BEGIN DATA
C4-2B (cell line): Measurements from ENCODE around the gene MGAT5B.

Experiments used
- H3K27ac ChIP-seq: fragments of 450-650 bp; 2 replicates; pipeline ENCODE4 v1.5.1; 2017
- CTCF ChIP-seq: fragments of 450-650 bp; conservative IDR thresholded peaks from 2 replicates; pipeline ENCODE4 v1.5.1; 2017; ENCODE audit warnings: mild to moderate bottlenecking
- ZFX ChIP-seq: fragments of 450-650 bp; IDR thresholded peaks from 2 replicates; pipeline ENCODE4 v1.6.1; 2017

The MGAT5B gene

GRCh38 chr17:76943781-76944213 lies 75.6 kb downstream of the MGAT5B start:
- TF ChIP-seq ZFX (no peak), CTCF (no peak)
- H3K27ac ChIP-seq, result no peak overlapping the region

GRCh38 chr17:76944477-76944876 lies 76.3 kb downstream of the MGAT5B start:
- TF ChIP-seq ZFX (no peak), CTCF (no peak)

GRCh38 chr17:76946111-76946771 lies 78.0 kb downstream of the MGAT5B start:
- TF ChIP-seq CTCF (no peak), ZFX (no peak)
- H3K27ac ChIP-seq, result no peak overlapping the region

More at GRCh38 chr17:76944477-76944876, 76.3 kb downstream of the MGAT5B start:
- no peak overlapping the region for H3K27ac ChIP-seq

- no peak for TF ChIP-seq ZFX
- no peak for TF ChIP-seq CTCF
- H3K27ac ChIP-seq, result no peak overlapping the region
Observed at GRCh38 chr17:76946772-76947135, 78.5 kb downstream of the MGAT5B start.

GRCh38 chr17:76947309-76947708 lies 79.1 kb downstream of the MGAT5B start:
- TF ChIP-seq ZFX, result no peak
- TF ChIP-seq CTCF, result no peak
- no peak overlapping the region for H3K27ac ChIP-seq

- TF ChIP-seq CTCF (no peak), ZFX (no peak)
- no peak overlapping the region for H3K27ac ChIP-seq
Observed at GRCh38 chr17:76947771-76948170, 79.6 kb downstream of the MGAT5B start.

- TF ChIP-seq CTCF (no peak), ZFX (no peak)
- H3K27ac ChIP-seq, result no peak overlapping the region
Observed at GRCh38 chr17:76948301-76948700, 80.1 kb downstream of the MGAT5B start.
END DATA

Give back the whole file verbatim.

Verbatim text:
C4-2B (cell line): Measurements from ENCODE around the gene MGAT5B.

Experiments used
- H3K27ac ChIP-seq: fragments of 450-650 bp; 2 replicates; pipeline ENCODE4 v1.5.1; 2017
- CTCF ChIP-seq: fragments of 450-650 bp; conservative IDR thresholded peaks from 2 replicates; pipeline ENCODE4 v1.5.1; 2017; ENCODE audit warnings: mild to moderate bottlenecking
- ZFX ChIP-seq: fragments of 450-650 bp; IDR thresholded peaks from 2 replicates; pipeline ENCODE4 v1.6.1; 2017

The MGAT5B gene

GRCh38 chr17:76943781-76944213 lies 75.6 kb downstream of the MGAT5B start:
- TF ChIP-seq ZFX (no peak), CTCF (no peak)
- H3K27ac ChIP-seq, result no peak overlapping the region

GRCh38 chr17:76944477-76944876 lies 76.3 kb downstream of the MGAT5B start:
- TF ChIP-seq ZFX (no peak), CTCF (no peak)

GRCh38 chr17:76946111-76946771 lies 78.0 kb downstream of the MGAT5B start:
- TF ChIP-seq CTCF (no peak), ZFX (no peak)
- H3K27ac ChIP-seq, result no peak overlapping the region

More at GRCh38 chr17:76944477-76944876, 76.3 kb downstream of the MGAT5B start:
- no peak overlapping the region for H3K27ac ChIP-seq

- no peak for TF ChIP-seq ZFX
- no peak for TF ChIP-seq CTCF
- H3K27ac ChIP-seq, result no peak overlapping the region
Observed at GRCh38 chr17:76946772-76947135, 78.5 kb downstream of the MGAT5B start.

GRCh38 chr17:76947309-76947708 lies 79.1 kb downstream of the MGAT5B start:
- TF ChIP-seq ZFX, result no peak
- TF ChIP-seq CTCF, result no peak
- no peak overlapping the region for H3K27ac ChIP-seq

- TF ChIP-seq CTCF (no peak), ZFX (no peak)
- no peak overlapping the region for H3K27ac ChIP-seq
Observed at GRCh38 chr17:76947771-76948170, 79.6 kb downstream of the MGAT5B start.

- TF ChIP-seq CTCF (no peak), ZFX (no peak)
- H3K27ac ChIP-seq, result no peak overlapping the region
Observed at GRCh38 chr17:76948301-76948700, 80.1 kb downstream of the MGAT5B start.